Bach, in U.S. Pat. No. 4,873,142, and Kamide et al., in U.S. Pat. No. 4,663,232, which patents are incorporated by reference for all purposes as if fully set forth herein, teach the production of acrylic fibers having flex fatigue resistance and abrasion resistance in the range of those of nylon fibers. Specifically, Bach's acrylic fibers have 50% to 80% of the flex fatigue resistance and abrasion resistance of nylon fibers. However, both Bach and Kamide et al. teach away from the use of their fibers in applications, such as covering spandex, in which the yarn is thousands of meters long. The applications envisioned by Bach are those, such as men's socks, in which the acrylic fiber is used in the form of staple. The application cited by Kamide et al. is a carpet having a cut pile length of 10 millimeters. The present invention uses continuous yarn made of Bach's acrylic fibers, where continuous means indefinitely long, to cover spandex yarn. As a practical matter, the length of the yarn is inevitably constrained by circumstances of manufacture extraneous to the invention itself, such as accidental breaks in the yarn, or such as scheduled interruptions for yarn spool changes or for maintenance of the machinery; but the present invention itself places no upper limit on the length of the acrylic yarn.
The improved flex fatigue resistance and abrasion resistance of Bach's acrylic fibers gives them two advantages over conventional acrylic fibers in covering spandex. First, the covering process is more efficient, having fewer breaks per kilogram of produced covered yarn. Second, the covered yarns themselves, and the garments made therefrom, have better wear life and abrasion resistance.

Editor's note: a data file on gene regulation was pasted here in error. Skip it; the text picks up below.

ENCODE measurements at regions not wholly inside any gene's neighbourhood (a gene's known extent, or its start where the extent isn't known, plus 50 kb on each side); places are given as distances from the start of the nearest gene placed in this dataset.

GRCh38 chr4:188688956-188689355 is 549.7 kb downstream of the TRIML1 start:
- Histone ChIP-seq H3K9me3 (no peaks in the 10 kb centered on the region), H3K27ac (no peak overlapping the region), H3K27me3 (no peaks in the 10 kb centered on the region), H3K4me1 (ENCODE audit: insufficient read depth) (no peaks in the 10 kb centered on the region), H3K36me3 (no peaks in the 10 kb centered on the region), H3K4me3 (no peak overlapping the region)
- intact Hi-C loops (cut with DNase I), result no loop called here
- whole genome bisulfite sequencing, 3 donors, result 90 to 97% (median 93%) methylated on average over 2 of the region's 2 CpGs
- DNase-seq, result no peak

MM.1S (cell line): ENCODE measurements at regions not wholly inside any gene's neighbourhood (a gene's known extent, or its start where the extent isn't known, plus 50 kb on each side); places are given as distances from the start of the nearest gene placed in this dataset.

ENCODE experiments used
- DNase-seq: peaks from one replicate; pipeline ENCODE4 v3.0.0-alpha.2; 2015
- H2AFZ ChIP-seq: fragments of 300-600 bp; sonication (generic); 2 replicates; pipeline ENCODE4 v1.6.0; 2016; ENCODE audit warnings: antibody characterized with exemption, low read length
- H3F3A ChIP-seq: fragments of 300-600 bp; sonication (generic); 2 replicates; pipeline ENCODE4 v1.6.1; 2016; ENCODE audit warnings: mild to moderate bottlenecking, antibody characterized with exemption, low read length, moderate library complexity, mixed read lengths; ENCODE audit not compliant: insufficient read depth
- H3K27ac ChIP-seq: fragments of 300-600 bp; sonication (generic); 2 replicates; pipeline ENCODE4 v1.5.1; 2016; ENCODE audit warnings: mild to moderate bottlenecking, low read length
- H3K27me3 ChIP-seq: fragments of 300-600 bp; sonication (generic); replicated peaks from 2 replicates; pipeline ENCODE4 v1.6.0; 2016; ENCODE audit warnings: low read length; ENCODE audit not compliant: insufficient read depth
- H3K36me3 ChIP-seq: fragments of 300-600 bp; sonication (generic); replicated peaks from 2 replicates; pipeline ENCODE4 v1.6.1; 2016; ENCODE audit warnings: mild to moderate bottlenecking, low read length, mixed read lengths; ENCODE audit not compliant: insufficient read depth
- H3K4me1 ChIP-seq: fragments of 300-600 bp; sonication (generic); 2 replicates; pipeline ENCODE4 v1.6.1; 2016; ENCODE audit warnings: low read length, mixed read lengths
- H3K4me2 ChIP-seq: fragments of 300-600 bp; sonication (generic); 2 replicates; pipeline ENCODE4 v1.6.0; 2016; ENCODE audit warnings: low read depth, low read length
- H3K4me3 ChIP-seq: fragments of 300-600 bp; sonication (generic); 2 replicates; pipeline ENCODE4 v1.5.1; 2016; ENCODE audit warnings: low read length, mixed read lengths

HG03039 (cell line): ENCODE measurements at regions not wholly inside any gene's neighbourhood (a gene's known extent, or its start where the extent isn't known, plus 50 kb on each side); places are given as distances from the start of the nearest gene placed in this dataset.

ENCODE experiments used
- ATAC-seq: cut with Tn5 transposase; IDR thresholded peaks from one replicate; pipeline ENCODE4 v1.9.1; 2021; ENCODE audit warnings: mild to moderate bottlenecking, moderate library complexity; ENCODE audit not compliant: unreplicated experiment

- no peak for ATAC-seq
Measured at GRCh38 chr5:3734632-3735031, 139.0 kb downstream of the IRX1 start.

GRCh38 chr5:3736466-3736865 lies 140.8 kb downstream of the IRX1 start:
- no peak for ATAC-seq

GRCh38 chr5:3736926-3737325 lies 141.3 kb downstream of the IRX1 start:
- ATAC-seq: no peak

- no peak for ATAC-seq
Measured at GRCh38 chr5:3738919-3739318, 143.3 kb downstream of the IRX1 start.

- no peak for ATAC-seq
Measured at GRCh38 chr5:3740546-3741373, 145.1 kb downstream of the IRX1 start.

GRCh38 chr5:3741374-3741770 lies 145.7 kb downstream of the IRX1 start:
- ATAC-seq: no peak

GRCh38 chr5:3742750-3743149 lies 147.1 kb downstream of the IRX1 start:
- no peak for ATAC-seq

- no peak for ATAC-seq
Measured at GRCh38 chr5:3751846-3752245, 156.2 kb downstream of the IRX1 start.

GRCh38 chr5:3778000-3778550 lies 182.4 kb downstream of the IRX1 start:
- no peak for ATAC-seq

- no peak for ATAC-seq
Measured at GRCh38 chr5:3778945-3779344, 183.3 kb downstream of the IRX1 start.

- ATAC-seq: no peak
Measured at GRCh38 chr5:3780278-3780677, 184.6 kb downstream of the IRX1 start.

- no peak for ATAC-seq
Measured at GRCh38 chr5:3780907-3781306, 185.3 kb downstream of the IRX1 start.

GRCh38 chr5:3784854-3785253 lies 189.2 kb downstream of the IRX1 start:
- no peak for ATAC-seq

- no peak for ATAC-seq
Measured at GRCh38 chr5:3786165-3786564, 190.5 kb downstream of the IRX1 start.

The superior softness and luster of the acrylic yarn of the present invention allows the use of yarn of a higher denier and a higher denier per filament than that which would be required to produce a covered yarn of similar aesthetic and handle properties using nylon. Alternatively, covered yarn of higher aesthetic quality is obtained by substituting acrylic yarn for nylon yarn of the same denier and denier per filament. The following denier/filament number ranges are included in the scope of the present invention for the garment types listed:
______________________________________women's pantyhose (hose part): 10/4-22/7women's pantyhose (panty part): 33/10-110/34men's socks: 70/23-110/34general apparel: 33/10-110/34______________________________________
In the above list, the number to the left of the "/" is the denier of the yarn and the number to the right of the "/" is the number of filaments in the yarn. General apparel includes women's knitwear, men's sweaters, men's shirts, and men's cardigans. Aesthetically equivalent nylon-covered yarn has a denier about half of those listed.
The scope of the present invention also includes textiles and garments made from spandex yarn covered by acrylic yarn, including both woven textiles and garments, and knitted textiles and garments.
The present invention is of spandex yarn covered with acrylic yarn having flex fatigue resistance and abrasion resistance in the range of the flex fatigue resistance and abrasion resistance of nylon. Specifically, the present invention can be used to manufacture apparel having the superior aesthetic properties of acrylic yarn while retaining the superior mechanical properties of nylon.
The acrylic-covered spandex yarn of the present invention is made by substituting acrylic yarn for nylon yarn in a conventional process for making nylon-covered spandex yarn by wrapping nylon yarn around spandex yarn. There are two such processes in common use, hollow spindle covering and air jet covering. In hollow spindle covering, the covering yarn is spooled around a spool with a hollow center. The spandex yarn is drawn through the hollow center of the spool while the covering yarn is wrapped around it. In air jet covering, the covering yarn is blown around the spandex yarn by a turbulent spiral air jet. Air jet covering is much faster than hollow spindle covering, but produces a covered yarn with looser covering. Surprisingly, substantially the same process parameters are used for acrylic yarn as are used for nylon yarn, despite the slightly inferior flex fatigue and abrasion resistance of Bach's acrylic fibers as compared to nylon fibers: